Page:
Lightning in French Guiana has pushed back the launch of the European Space Agency’s JUICE mission.
The mission to explore Jupiter and its icy moons Ganymede, Europa and Callisto in unprecedented detail is now scheduled for a new launch attempt on April 14 at 12:14pm UTC (10:14pm AEST).
Even then, there is no guarantee the project will take off when scheduled. Despite having buffers built into its pre-launch sequence, the mission has a single, daily launch ‘instance’ rather than a window to set off.
That means, unlike NASA’s Artemis I, which was afforded hours at a time to set off on last year’s Moon mission, JUICE has a single second to push the ‘go’ button.
The reason comes down to – quite literally – the planets aligning. ESA has provided Arianespace, the organisation responsible for the rocket launch, with a single point in which to put JUICE into space.
“This is something we do very regularly when we need perfect alignment between the target destination and the launch vehicle,” says Ariane 5 Programme head Ruedeger Albat.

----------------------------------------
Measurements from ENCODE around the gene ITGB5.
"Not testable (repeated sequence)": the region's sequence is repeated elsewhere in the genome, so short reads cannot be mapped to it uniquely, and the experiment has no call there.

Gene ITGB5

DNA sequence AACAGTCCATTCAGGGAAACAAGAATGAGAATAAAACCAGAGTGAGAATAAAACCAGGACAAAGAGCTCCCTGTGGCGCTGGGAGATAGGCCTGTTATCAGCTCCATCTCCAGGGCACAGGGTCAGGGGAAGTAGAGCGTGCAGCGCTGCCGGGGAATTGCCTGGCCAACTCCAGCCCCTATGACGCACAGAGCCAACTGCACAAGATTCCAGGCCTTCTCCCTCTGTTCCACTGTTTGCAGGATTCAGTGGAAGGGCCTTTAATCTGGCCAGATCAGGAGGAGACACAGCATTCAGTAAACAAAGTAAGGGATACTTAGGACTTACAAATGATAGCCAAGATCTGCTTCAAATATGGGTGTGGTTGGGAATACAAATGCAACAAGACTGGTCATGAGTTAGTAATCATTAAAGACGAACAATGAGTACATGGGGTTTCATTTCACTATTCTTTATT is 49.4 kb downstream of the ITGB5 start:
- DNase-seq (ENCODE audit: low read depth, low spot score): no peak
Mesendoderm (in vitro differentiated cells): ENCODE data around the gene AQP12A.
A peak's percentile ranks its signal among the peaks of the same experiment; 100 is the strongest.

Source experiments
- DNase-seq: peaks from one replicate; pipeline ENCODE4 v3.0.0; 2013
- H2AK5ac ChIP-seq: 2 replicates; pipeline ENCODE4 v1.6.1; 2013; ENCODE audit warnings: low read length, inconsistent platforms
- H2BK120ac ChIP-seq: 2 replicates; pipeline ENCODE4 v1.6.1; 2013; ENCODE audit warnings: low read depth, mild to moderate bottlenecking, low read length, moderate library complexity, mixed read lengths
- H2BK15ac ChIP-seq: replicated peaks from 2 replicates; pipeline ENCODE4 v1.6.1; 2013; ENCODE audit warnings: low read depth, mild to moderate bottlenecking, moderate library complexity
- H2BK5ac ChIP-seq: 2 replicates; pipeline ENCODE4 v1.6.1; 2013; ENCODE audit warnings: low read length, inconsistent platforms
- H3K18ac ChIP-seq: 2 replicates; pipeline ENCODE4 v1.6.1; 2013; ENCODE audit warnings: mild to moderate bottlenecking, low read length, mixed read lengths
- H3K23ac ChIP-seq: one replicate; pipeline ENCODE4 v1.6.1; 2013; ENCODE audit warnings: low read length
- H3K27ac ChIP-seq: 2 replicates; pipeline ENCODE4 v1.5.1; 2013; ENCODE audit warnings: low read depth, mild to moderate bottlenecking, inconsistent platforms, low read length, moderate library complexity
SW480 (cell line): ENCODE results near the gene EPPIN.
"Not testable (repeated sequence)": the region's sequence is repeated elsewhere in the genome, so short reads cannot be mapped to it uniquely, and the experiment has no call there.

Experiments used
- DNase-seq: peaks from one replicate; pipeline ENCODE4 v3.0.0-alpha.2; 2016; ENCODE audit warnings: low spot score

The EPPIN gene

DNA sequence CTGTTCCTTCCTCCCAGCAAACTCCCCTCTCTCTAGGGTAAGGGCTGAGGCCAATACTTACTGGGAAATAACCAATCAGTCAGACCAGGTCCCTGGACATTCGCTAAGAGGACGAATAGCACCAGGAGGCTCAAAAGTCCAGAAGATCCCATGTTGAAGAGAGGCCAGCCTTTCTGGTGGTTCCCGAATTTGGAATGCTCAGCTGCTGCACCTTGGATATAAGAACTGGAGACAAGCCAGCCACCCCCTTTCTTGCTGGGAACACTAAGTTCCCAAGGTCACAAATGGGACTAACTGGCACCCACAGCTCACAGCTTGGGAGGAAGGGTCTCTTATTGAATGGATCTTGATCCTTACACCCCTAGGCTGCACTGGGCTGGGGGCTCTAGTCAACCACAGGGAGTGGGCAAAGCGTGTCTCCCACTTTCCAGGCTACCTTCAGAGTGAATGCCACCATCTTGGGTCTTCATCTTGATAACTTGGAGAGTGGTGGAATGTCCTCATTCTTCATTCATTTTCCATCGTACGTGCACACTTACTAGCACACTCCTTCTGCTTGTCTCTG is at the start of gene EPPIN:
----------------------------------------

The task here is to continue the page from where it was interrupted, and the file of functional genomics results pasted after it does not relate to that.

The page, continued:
“For example, if you go to the ISS, you go with a launch instant. We’ve done this five times with [cargo] flights, but also others, so this is something which is not routine, but is which well-practiced procedure for Ariane 5.”
After its in-space deployment, JUICE will begin a series of gravity assisted slingshots towards Jupiter.
Following its first orbit around the Sun, it will then skirt past Earth and the Moon, Venus and two final Earth flybys. This will help preserve as much of the 3650kgs of fuel on board for its crucial manoeuvres around the Jovian system.
ESA has daily launch instances available until the end of April.
Originally published by Cosmos as JUICE launch scrubbed due to lightning worry, daily reattempts still available
Matthew Ward Agius
Matthew Agius is a science writer for Cosmos Magazine.
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